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Lethbridge Herald Newspaper Archives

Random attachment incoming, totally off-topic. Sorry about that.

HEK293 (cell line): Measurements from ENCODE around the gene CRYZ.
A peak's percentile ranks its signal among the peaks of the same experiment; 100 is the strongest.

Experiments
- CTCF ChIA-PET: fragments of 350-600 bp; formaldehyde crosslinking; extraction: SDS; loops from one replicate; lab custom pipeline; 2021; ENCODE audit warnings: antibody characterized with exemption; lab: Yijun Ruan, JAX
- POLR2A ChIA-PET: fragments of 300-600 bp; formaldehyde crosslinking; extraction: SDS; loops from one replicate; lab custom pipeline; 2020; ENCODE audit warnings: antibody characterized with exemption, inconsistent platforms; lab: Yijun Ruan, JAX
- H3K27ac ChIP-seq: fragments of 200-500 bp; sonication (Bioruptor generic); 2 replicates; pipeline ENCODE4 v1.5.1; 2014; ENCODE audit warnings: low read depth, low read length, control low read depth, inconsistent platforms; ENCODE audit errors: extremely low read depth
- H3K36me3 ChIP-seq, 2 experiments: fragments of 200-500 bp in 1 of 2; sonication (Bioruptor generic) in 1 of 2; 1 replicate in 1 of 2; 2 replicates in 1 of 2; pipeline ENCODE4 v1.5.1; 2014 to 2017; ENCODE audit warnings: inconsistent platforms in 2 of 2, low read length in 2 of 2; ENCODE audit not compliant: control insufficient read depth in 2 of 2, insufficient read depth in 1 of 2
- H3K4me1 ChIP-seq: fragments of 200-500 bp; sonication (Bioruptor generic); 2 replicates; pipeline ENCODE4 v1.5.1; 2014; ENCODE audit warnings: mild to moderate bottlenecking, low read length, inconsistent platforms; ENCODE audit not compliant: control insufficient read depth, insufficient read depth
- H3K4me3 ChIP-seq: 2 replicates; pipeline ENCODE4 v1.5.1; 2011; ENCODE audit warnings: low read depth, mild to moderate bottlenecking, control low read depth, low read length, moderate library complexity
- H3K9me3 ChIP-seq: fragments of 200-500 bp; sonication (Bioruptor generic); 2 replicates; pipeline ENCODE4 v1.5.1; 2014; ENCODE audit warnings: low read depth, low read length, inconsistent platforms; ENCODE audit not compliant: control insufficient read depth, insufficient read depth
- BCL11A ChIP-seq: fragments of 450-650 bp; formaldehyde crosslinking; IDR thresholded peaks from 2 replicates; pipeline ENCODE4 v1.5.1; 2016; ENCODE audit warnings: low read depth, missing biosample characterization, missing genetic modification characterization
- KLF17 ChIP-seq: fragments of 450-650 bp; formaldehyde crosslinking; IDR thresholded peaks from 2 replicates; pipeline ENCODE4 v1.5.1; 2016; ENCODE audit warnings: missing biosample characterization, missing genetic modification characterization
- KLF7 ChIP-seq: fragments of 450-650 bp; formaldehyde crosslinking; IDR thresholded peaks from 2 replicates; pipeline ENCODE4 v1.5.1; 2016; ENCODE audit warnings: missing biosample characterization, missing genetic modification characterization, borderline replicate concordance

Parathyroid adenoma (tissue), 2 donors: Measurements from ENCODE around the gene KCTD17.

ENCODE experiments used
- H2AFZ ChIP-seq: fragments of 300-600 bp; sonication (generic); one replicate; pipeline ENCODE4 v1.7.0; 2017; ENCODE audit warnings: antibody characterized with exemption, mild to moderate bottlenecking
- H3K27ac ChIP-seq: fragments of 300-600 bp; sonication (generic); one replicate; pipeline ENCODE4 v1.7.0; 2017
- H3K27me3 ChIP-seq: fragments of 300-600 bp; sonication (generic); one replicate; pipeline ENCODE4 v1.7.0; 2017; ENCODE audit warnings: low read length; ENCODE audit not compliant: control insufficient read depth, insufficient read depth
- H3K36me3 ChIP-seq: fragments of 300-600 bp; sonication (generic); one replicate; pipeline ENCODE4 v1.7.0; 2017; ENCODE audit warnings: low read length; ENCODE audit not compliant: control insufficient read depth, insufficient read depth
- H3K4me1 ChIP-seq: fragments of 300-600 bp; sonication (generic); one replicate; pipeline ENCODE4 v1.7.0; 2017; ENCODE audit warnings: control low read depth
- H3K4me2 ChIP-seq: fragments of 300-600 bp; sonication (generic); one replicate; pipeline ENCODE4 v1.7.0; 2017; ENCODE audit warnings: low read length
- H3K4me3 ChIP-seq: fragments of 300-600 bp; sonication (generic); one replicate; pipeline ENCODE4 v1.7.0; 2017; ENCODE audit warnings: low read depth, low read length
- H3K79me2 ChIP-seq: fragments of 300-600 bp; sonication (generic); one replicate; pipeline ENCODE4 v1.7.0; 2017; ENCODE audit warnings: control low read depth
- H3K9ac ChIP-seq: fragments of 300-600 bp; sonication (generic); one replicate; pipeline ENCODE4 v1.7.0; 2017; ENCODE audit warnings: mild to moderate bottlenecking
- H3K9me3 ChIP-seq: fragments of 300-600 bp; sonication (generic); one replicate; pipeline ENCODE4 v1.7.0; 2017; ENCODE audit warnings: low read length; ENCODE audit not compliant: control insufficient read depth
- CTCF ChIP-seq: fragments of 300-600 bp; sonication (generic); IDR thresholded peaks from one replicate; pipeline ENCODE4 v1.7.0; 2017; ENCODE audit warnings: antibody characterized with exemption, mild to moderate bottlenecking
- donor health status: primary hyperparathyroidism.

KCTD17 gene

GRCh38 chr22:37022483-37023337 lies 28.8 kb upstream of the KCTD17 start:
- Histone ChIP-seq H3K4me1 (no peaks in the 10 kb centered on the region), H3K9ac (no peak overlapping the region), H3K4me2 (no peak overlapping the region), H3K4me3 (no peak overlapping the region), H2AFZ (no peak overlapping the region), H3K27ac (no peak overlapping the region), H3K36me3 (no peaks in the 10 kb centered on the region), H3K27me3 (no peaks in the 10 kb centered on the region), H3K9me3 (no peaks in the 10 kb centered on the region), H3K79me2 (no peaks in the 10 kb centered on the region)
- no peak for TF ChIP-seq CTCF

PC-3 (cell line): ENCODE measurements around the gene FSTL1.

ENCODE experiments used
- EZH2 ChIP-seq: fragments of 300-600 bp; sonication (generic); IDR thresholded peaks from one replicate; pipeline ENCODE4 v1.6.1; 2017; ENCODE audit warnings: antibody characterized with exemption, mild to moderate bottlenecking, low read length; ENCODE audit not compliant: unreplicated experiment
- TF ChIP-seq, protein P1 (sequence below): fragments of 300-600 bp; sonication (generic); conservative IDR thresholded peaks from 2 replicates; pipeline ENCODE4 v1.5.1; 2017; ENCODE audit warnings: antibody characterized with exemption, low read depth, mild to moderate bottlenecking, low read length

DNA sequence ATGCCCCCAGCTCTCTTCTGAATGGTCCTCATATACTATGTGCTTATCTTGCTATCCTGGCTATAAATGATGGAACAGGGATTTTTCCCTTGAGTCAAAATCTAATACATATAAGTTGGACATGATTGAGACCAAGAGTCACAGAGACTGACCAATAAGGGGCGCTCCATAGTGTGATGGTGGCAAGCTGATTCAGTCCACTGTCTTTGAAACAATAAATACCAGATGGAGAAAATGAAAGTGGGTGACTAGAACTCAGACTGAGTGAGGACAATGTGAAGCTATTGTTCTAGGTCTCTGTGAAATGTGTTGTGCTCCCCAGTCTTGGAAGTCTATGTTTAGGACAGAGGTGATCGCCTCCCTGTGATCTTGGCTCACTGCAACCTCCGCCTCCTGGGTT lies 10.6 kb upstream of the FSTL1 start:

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Lethbridge Herald, The (Newspaper) - August 25, 1916, Lethbridge, Alberta AUJERTA IKMIDAY, AUGUST 25, 1010 ROSSIANSARE DRIVE )N Figures for South of Last Year's Have Captured Mush Turks Evacuate Pris- oners Change on East Potrosrad, Aug. H Is announc. ed that the Hussians have resumed their advance along the entire Asiatic The Turks have evacuated Bitlits. Occupy Town of Mush London, Aug. change is fported on the eastern front, but tin lussian offensive in Armenia is ac- jareutly assuming powerful propor- ions, Petrograd reports the re-occu- pation of'the important town of Mush, and the capture of prisoners at Hactita. New Offensive Develops Petrograd, Aug. new offen- sive movements of the Russians in Southern Turkish Armenia are being developed energetically: The war of- fice reported today that Russian troops French Capture of Maurepas Strategic Tightening Pinchers at Guillemont. Yields Reach mate is Conservative Does Not Include Retlaw Line ___ I lowers shaded portion -mows Allies' entrenched 'encampment at, Saioniki, but the British arc now fighting lake Ho-an where Ihev have pushed into Serbia. The indicates roughly tho Allies' lines. 1 he i Hulgars have occupied Vlorna 'ion On the east they have crowed the Motsa and advanced toward kavula. in 1915, is the estimate with- the Greehs imving withdrawn. That Southern Alberta raised OOIH'OO htisliols of all kinds of grain) gathered iii "the'past few days by-the Herald from grain men, railway officials and others who have been handling the crop and are in a position to speak Cram facts and figures. A year ago on August 1st estimates being made by crop experts were placed from 000.000 to bushels. It was not until bushels of grain hud actually been moved off the Leth- bridgc division that F. Walker, C.P. K. superintendent here at the lime, came out witli a new estimate of bushels. The figures given above are very carefully made up. It is known that bushels have been shipped --------H i fn ..itnc.lt west of I lh'e Lethbridge division to date. are continuing to attack west ot take-Van. The recapture of .Mush area mention- this figure. Is taken from prov- incial government reports, -it is es- Jiiiated that the farmers retained announced last night. -1- Austrlans Repulsed Pet'rbgradi'-'Aug. forces before ;6mpted. to, take tlie 'ioftensivo yester- Small actions sector between Vilna and Baranovichi- corded: forj feed and, seed at least bushels, mostly .oats and barley, al- seed IT STARTS lough. Uor It'-iS-further estimated from care- fully gathered reports from all dist- ricts that there is live per cent of last year's marketable crop still in the hands of the farmers. This makes another two million. In all the 1916 'crop shows: Marketed, bushels. Feed and seed, bushels. To market. bushels. Total, bushels. .Retlaw Line Not Included' It is to be remembered also that the Retlaw branch is not included in the above recapitulation. The Ret- law line, though it serves territory which has always been considered-as belonging to Lethbridge, ties in: to Binders Sweeping Through SaOOj the C. P. R. main line at Suffield_and ZEPPS ATTACK BOAST Acres of of Labor Now Ray Knight, of Raymond, was in the city yesterday and made the state- ment that-he had started cutting on his acres ot crop. The grain is ripening nicely and Mr. Knight says that his binders will stop only for rain from now until the whole crop is in the stook. Cutting is now fairly general throughput most of the south except from jlagrath west where the middle ot next week will find the bin- ders busy. The harvest Jabor scare has chang- ed within the past two or thre weeks, and there is-plenty of labor on hand. It if the wages would be nor- mal, that is from'52.50 to per day instead of mid ?4.00 which had been expected. The petering out of the Manitoba and Dakota crops is responsible for the big rush of men are coming here from the east instead of remaining in Manitoba as ill other years. is not in the Letlibrldge division. This line shipped three or four million bushels last year, so that the actual territory which centres on tills city raised bushels last year, of which 75 per cent was v.-Ueat, making bushels alone of wheat raised in what is generally known as Southern Alberta last year. The figures are a revelation, but they serve as a true basis on which to estimate this year's yield at (15 per cent of that of .last year, on an 80 BEST WHEAT CROP IN S. ALBERTA'S HISTORY T without frost, will harvest the largest quantity of high grade wheat in her history not even excepting the bimoe yea- 1915. Up to the present time wheat: has not been touched by rust, frost or smut, and has only suffered the merest touch of damage from hsil or insects. Given twenty days of the present warm weather and the wheat yield in the territory west -from Medicine Hat to Calgary and south to bound- arv will averaae 25 and very possibly 30 bushels of wheat to the acre, while It IS difficult to estimate what the oats wm yield if they finish without frost damage. Wheat cutting has started in a number of d.stncts, but will not be general over the area, specified for.at least ton days." ALL Paris, AUg, landing of troops at Salonika has now been completed. People Throng Streets, Watch- -ing Attack of Raiders By British'Aircraft London, Aug. of the of hostile airships which crossed the 'east and southeast coasts of England between midnight and three o'clock this morning as disclosed by the oincial statement of the war office show that nine persons are reported to have been injured, some mortally. Other damage effected by the raiders is declared to have boon slight. "Anti-aircraft guns came into action at certain points from both land and ships at sea. Some of our aircraft went up in pursuit. One aeroplane succeeded in firing on a raider at :lose range, but she eluded her pur- suers in the clouds. A further re- port will "follow." Three persons were killed and sev- eral injured by a Zeppelin which per cent acreage, bringing the total dropped a large number of boml TO'START OUT AGAIN n Aug. .for another voyage of the sub- .Deutschland to the Unit- fed States are well under way. ITALIANS ADVANCE new attack of the- Italrans in the Dolomites is being hindered by unfavorable weather conditions, but some fur- ther progress is reported today. Well Known Local Mail Carrier Found by-Patrol Boat Flounder- ing in Meshes of Trap in Straits of Dover New York, Aug. New York City News association quotes "an of- ficer of the British merchant marine" who arrived here today as authority for the statement that the German submarine Bremen has been captured by the British and 33 of her crew of 35 made prisoners. The Bremen was captured in the straights of Dover in the steel net on August 2nd. The Bremen, while enmeshed In the net was sighted by a British patrol boat her stern under water and her bow high above the surface. After endea- voring for a time .to extricate the wreck, the patrol boat steamed away for Dover with her prisoners, accord- ing to the officer quoted. The British government maintained silence in re- gard to the capture as another Ger- man trans-Atlantic submarine Amer- ika was said-.to be on the way here and it hoped to capture her also. bushels of grain t'o thresh this harvest. Tiiis is the first estimate of tlie 19] G crop the Herald' hns made and the figures are tlie result of compila- tions on last year's actual crop and the condition "of the lOlli crop today. Heavy frost within the next ten flays would of materially affect t'ue figures. Athens, Aug. all parts of Greece officers and men are hastening The latest word; from ,the .gallant, to Saioniki to volunteer with the en- Lethbridge boy, Corp. Bruce Davies, tente forces to fight the Bulgarians, j D.C.M.. who'lies shattered by a Ger- A corps of Albanians lias arrived at man shell in a hospital in London, Saioniki. In view of the intensity of feeling over the Bulgarian advance a mass meeting planned for next Sunday in celebration of the anniversary of the revolution of 1909 is regarded with ionic apprehension. dispatch says there was excitement in a toivn on the Thames estuary the new.1: of the njiprbach of u Zeppelin. Mist obscured the raider, but it conld .be heard approaching from the east. Shortly afterward a series of violent explosions, followed by cannonading, shook buildings and lighted the sky. People thronged the streets, calm- ly watching these operations which lasted half an hour. niissiriz since July 23rd, is the news received .by Mrs. Brennan here. Noth- ing has been heard -from him since. Billy was better known in Leth- bridge as a football player than pos- sibly any other man and his many Ml I friends hope to hear shortly that he isl safe. He has been in the big light ever since he reached the old country and has seen, action in sovcv- London. Aug. Russians al different parts of. the front. He' have concentrated a large number of came through all the actions in which j troops on the Roumanian frontier and Paris, Aug. last night completed the occupation of Maurepas and Carried a line two hundred metres bsyond the town on a two-kilometre front. WITHIN TSN MILES OF COMBLES Paris. Aug. ccjiplete occupation of Maurepas brings the French- English advance lines on the Somme within ten miles of Combles, the advance on which is greatly aided by this forward movement. The Germans have placed on the line against the French between Hardecourt and Clery, the fifth division of Bavarian reserves and The French and the first division oE the Prussian guards. This guard division is commanded by Prince Eltel Frederick, second son of the German emperor, and took part in the fighting at Maurepas. Uuillemont. whore the English have made progress, is being detendeu hy the Kaiser Wilhelm's III. regiment of Wurttcmburg. GERMAN COUNTER-ATTACKS FAIL Paris, Aug. French gains on the Somme front in the vicinity ot Maurepas' yesterday were followed by heavy German counter-attacks last night. The official report today says the Germans were repulsed with heavy A German assault was delivered against Hill 121 near Maurepas. Heavy shelling of the German lines continues in the region of Lassigny and Rove. On tho Verdun trout the Germans attacked Floury in the night, but were unsuccessful. I The statement, follows: "North of the Somme our troops consolidated I ground occupied north and northwest of Maurepas. South of the village the Germans made a sharp counter-attack against Hill 121 oecuiirai ui oar Droops. Mowed down liy our artillery and machine gun fire the enemy was unable to approach our lines at'any point and sufCcrcc'. heavy losses. "Between Avre and tho Aisnc the artillery firing was rather spirited ill the night in the regions of Massigny and Mouliii-Sous-Toutvent." "On the right bank'' Qf..tlift Mouse the enemy's artillery activity as did the region ot Thifiumqut..work. Early this morning a German attempt against the vmage-ou pieury failed utterly. "In tlie forest of Apremont there was a rather lively bombardment of our trenches, followed by an attempted attack whicli was stopped by our curtain Ghauvoucoiirt an enemy surprise: attack against one of our posts failed under our fire. "One of our pilots yesterday brought down a German biplane, which fell near Gremacy, north of Nancy" BRITISH FURTHER TIGHTENING THE PINCHERS AT GUILLEMONT With the British armies in France, via London, has been murderous work on both flanks in ths Soinme region where, with every stage ot British progress, the fighting seems to become more bitter and the artn- The repulse.last night or tlie German attempt to drive the British out of. the edge of Guillemont and the neighboring stone auanr was- one ot tho most sanguine since the war began. Tonight the British have been making further progress east of Delville wood and further tightening the pinchers dn Ginchy and Guillemont. This afternoon they pressed forward another lap towards Thiepval All was seen clearly as if on the stage, even to the detail of men standing on the edge of the trench and throwing bombs as they might toss biscuits into a basket. Clearing out the snipers, plodding ahead with their supplies of bombs and carrying their light machine guns, that persistent line of infantry, under Ike cover of the continuous blasts from their own guns and in the midst o'f bursting shells of the enemy, never faltering, reached the very top of the ridge at one point, for a front of yards. They were within .only five hundred yards of the pulverized remains of what once was ths village of Thiepval. The British statement follows: "On the right we joined up with the French, who made important progress Thursday through Maurepas Much hard fighting has taken place in the eastern and northern edges of DeHille wood, and we have now advanced our line several hundred yards on each side of the Longueval-Fleers Road. We have taken prisoner eight officers and 11 "'feiiEth of the enemy's trenches captured south of Thiepval announced in, Thursday night's communication extends across Leipsic salient for a distance of 76 yards. Still further progress has been made in this sector. MUST QUIT ALL SIDE JOBS RY. SITUATIONS came through a e acons n wc j troops on te oumanan roner a he was engaged without a scratch and i on the hanks of the Danube, I it is hoped his good luck stayed with i for the purpose ot invading Bulgaria 1 INDIANS WANT RIGHTS Ottawa. Aug. A. S. Smith, of OrnnUprd, accompanied hy Chief Harry Morton, and William Loft, all of the Six Nationi) reserve, interview- ed tho 'imlliii' department yesterday and asked for a definition of tho rlghta tinder whlcliMhSy hold their reserve, granted thorn in-1784. Eng., is that he is improving'.alowls1 and ,s able to sleep more comfortably, now. This word was from the information bureau of the Can- adian Red Cross society in. London. Bruce for- a long time was unable to get sleep snd terrible woundn were not healing as fast as theymight be. However, he is making good pro- gress "he1, lias already lost a leg and his other limbs nj-n con siderably shattered. A1 comrade of Bruco's writing from.Shqrnclilfo says the .list boys are p-Vi proud of Bmca and Ihal Iho'o tho saw his Balbiu work it the fro.it, say Umt he do served tho V, C, Washington, Aug. rail- road strike negotiations resolved themselves today outwardly at least into a more or less confused state. regressions of optimism from noth sides were not so free ae they were on Thursday and the feeling heretofore general among ths manaQers that the plan to in- clude the 5-hour day would be found was not so evident. FOUR HUNS ESCAPE Moncton, N. B.. Aug. police hero were notified Wednesday of the of four German prisoners of war from the detention camp at Ani- liersl, N. 3. CARRIED LETTERS s IN "BROKEN" ARM Amsterdam, Aug. nnrse enter- ing Holland from .Germany recently Pruth. had a "broken" arm that was encased in plaster of Paris. Arriving at the frontier where everyone has to submit to search, the military guard demand-! by way of Dubrudja, according to Budapest dispatch to the Horning Post quoting the Azest. The Azest also reports powerful Roumanian forces gathered on the lower Danube and the Ottawa, Aug. It is understood the minister of finance is about to issue an order which will put a stop to the practice ;tmong civil servants of doing little side jobs during their snare time in order to money. earn ed that the casing be ripped open, j When-the cast was broken some 80 letters lay exposed. -The arm was per- fectly whole and healthy. MARKETS Spot Wheat Track Wheat................ October. Wheat.............. October Oats................ October Flix 195 WEATHEB High Forccatt: Generally lair. 62 London, Aug. Grand Sherif of Mecca, the chief mog- istrato of the holy city, who announced his independence of Ottoman rule in June and sup- ported by Arab tribes, the Turkish garrisons of Mec- eta and several other cities, has proclaimed a definite rupture between .orthodox Mohnmmu- dana and those represented by the commjttei! of union and progress, 'which ia now in pow- er in Turkey. 0 Ottawa, Aug. praise for the 4th Canadian Division now in Eng- land in readiness to go over to France is contained in a report received by the government from Inspector-Gener- al Alderson, who recently inspected the division. Alderson describes tltc division as being of. fine physique while its marching and discipline is good. STRIKE IS OVER Thetford JllncSs Quo., Aug. Striking asbestos yesterday, decided id go.back to wbrK Specifications on the Manitoba Buildings Were Not Followed Very Closely, Says Expert Winnipeg, Aug. H. Russell, architect, called as expert witness' by the crown in the trial of the ex-minis- ters, swore today, summarizing his evidence, that it looked very much as though the parliament buildings con- tractor had necn allowed his own way, "The specifications were not adher1 ed to in almost every lespect. work as carried out was cheaper thall the work specified, but as it was fairly ,good work with the et- ception of parts of the caissons some other things which were abso- lutely bad' ;